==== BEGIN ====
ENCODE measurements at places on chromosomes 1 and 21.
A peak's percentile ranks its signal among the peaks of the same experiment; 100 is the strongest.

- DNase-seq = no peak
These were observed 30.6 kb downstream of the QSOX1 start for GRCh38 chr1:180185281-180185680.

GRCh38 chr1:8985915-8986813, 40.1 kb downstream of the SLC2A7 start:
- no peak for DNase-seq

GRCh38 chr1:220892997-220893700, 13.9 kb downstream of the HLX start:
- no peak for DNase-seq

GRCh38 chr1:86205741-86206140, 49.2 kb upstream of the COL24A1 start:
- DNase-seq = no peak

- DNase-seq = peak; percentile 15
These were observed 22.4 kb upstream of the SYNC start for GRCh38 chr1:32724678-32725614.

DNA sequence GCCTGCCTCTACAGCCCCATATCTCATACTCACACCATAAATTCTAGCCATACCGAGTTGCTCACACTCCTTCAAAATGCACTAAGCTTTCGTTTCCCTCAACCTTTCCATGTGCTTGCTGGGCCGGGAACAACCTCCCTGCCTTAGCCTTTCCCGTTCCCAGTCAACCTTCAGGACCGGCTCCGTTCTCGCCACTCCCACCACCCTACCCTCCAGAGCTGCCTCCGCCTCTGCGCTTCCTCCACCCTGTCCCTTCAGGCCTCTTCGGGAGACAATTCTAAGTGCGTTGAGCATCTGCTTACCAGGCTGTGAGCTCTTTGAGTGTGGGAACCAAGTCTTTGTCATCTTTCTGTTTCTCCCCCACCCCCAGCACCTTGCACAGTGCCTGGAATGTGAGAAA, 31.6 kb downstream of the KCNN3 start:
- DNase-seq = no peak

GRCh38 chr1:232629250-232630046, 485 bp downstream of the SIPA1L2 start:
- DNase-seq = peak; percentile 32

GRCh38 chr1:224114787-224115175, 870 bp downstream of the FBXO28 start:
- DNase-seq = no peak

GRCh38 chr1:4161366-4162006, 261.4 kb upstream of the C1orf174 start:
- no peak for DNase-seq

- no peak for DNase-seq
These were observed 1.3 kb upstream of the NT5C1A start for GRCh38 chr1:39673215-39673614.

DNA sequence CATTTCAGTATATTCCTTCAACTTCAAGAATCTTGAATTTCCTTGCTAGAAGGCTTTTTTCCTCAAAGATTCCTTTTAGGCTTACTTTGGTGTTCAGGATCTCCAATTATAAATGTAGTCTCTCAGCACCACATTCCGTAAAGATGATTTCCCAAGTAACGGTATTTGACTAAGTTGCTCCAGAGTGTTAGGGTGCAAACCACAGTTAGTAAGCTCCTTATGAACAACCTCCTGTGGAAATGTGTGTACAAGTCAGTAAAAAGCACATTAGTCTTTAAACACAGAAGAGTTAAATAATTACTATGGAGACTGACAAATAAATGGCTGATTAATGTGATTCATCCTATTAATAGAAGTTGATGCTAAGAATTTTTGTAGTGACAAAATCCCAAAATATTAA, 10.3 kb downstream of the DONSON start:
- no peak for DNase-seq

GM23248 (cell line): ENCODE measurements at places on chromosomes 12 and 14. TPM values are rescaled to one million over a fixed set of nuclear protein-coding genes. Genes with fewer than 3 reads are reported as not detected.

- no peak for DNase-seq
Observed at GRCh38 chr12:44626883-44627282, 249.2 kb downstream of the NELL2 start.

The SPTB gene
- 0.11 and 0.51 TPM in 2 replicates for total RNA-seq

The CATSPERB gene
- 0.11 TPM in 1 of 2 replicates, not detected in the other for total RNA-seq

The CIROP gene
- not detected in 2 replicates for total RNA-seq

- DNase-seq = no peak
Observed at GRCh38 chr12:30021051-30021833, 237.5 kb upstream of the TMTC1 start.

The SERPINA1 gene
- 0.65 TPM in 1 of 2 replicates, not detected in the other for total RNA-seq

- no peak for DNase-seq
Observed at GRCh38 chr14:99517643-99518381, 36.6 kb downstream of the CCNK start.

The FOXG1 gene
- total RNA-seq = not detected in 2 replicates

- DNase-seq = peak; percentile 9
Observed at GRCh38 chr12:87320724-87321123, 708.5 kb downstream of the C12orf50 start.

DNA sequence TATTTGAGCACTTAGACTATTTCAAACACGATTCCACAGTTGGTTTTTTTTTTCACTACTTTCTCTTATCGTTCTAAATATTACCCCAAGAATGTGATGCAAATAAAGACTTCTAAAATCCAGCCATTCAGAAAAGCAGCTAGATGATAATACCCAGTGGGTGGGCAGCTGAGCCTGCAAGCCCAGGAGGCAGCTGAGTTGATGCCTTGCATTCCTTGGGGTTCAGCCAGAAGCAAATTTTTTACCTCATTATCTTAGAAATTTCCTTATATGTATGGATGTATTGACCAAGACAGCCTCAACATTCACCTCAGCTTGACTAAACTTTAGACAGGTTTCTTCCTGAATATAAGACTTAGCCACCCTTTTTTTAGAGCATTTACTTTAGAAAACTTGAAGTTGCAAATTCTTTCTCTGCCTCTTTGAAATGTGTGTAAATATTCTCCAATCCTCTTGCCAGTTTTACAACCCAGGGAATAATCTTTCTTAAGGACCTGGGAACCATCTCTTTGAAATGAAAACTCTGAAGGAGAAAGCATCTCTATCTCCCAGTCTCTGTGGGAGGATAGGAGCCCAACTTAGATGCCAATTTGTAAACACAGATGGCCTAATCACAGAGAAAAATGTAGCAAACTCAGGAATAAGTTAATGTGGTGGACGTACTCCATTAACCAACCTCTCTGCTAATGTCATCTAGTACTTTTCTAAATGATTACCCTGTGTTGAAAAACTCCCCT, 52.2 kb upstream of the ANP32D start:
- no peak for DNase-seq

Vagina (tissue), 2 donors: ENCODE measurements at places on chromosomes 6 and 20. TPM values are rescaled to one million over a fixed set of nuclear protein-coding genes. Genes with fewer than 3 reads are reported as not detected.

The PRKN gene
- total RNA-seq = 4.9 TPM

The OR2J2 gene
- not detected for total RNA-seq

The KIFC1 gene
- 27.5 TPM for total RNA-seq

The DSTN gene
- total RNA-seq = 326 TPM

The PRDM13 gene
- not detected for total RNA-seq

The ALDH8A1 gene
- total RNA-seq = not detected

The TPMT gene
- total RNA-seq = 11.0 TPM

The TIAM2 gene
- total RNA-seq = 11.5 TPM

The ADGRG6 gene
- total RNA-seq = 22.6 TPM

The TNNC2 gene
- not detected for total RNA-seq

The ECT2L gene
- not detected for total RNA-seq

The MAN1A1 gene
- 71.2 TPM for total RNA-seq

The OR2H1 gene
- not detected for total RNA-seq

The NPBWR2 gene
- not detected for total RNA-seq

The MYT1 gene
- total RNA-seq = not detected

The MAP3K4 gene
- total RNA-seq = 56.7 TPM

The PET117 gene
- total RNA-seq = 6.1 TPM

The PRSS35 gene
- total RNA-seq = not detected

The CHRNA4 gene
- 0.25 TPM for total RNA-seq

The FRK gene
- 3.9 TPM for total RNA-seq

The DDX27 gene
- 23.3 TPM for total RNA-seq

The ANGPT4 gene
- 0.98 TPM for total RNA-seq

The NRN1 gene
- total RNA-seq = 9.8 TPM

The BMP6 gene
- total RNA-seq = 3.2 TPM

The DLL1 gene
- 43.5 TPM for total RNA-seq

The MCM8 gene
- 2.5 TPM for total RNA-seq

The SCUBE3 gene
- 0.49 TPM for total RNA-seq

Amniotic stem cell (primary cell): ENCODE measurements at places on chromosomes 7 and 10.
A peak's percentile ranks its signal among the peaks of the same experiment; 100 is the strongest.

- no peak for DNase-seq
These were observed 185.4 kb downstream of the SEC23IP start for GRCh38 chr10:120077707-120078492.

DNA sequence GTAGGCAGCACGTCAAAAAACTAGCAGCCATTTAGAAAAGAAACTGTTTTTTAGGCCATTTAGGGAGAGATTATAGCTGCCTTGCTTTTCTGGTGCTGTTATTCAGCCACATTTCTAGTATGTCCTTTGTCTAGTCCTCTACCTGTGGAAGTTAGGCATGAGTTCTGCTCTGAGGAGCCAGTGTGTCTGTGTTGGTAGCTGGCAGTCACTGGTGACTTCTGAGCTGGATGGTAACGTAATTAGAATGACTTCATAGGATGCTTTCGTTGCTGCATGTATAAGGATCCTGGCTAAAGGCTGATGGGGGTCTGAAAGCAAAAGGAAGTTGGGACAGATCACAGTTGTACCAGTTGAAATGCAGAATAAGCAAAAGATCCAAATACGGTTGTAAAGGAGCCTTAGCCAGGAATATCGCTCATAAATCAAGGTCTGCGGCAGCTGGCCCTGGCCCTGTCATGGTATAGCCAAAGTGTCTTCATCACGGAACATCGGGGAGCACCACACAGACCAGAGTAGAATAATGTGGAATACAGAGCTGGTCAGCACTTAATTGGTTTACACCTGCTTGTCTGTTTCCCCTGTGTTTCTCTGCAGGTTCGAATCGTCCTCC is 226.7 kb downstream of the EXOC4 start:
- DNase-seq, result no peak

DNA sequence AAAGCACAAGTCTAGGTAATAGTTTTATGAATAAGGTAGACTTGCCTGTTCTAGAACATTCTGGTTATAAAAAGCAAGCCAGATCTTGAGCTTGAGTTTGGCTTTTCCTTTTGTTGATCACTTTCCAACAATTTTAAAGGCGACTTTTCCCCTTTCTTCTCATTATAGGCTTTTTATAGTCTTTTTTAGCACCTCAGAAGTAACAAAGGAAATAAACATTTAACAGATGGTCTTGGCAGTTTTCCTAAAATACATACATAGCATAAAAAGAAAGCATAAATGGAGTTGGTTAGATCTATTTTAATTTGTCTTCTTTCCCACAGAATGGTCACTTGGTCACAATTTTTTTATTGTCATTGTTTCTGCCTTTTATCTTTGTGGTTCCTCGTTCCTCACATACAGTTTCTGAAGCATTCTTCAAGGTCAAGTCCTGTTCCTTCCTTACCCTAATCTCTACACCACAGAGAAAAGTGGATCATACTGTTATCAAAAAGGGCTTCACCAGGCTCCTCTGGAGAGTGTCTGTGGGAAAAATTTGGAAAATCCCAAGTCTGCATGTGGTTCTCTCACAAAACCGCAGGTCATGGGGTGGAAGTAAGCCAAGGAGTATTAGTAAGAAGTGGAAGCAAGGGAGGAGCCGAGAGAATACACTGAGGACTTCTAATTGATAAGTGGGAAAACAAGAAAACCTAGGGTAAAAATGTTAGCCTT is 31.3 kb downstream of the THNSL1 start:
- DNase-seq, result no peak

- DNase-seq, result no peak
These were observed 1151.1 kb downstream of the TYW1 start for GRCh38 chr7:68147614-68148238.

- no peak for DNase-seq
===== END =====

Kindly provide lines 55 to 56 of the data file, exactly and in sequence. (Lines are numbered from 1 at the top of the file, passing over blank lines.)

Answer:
The PRDM13 gene
- not detected for total RNA-seq